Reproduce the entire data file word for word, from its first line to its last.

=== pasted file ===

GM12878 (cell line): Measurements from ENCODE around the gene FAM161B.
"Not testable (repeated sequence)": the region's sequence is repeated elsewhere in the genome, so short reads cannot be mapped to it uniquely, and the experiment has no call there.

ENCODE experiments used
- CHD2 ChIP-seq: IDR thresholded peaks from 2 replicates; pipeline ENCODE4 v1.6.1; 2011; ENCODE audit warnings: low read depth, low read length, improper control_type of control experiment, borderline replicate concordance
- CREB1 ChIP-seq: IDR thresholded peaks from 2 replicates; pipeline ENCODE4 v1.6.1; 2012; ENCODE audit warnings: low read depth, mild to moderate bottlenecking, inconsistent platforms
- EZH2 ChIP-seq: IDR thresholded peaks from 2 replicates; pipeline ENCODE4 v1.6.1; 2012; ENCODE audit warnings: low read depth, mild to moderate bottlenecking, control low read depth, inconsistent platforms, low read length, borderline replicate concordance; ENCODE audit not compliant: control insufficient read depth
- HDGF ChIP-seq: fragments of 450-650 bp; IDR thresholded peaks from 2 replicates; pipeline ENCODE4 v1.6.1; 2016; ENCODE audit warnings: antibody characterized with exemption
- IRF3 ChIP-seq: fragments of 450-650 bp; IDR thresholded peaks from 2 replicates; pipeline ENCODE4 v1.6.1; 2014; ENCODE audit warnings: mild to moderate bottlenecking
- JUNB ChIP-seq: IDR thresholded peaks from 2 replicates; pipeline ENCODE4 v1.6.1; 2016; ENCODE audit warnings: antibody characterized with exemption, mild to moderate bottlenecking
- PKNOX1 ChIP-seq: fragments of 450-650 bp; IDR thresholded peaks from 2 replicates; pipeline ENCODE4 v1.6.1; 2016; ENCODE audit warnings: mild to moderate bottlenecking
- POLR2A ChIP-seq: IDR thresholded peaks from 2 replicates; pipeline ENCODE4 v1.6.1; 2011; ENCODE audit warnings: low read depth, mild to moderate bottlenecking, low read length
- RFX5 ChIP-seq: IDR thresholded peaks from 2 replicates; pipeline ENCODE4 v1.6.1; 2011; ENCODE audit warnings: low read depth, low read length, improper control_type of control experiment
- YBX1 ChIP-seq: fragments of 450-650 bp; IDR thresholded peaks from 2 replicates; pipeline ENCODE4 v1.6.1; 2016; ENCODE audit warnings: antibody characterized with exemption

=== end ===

GM12878 (cell line): Measurements from ENCODE around the gene FAM161B.
"Not testable (repeated sequence)": the region's sequence is repeated elsewhere in the genome, so short reads cannot be mapped to it uniquely, and the experiment has no call there.

ENCODE experiments used
- CHD2 ChIP-seq: IDR thresholded peaks from 2 replicates; pipeline ENCODE4 v1.6.1; 2011; ENCODE audit warnings: low read depth, low read length, improper control_type of control experiment, borderline replicate concordance
- CREB1 ChIP-seq: IDR thresholded peaks from 2 replicates; pipeline ENCODE4 v1.6.1; 2012; ENCODE audit warnings: low read depth, mild to moderate bottlenecking, inconsistent platforms
- EZH2 ChIP-seq: IDR thresholded peaks from 2 replicates; pipeline ENCODE4 v1.6.1; 2012; ENCODE audit warnings: low read depth, mild to moderate bottlenecking, control low read depth, inconsistent platforms, low read length, borderline replicate concordance; ENCODE audit not compliant: control insufficient read depth
- HDGF ChIP-seq: fragments of 450-650 bp; IDR thresholded peaks from 2 replicates; pipeline ENCODE4 v1.6.1; 2016; ENCODE audit warnings: antibody characterized with exemption
- IRF3 ChIP-seq: fragments of 450-650 bp; IDR thresholded peaks from 2 replicates; pipeline ENCODE4 v1.6.1; 2014; ENCODE audit warnings: mild to moderate bottlenecking
- JUNB ChIP-seq: IDR thresholded peaks from 2 replicates; pipeline ENCODE4 v1.6.1; 2016; ENCODE audit warnings: antibody characterized with exemption, mild to moderate bottlenecking
- PKNOX1 ChIP-seq: fragments of 450-650 bp; IDR thresholded peaks from 2 replicates; pipeline ENCODE4 v1.6.1; 2016; ENCODE audit warnings: mild to moderate bottlenecking
- POLR2A ChIP-seq: IDR thresholded peaks from 2 replicates; pipeline ENCODE4 v1.6.1; 2011; ENCODE audit warnings: low read depth, mild to moderate bottlenecking, low read length
- RFX5 ChIP-seq: IDR thresholded peaks from 2 replicates; pipeline ENCODE4 v1.6.1; 2011; ENCODE audit warnings: low read depth, low read length, improper control_type of control experiment
- YBX1 ChIP-seq: fragments of 450-650 bp; IDR thresholded peaks from 2 replicates; pipeline ENCODE4 v1.6.1; 2016; ENCODE audit warnings: antibody characterized with exemption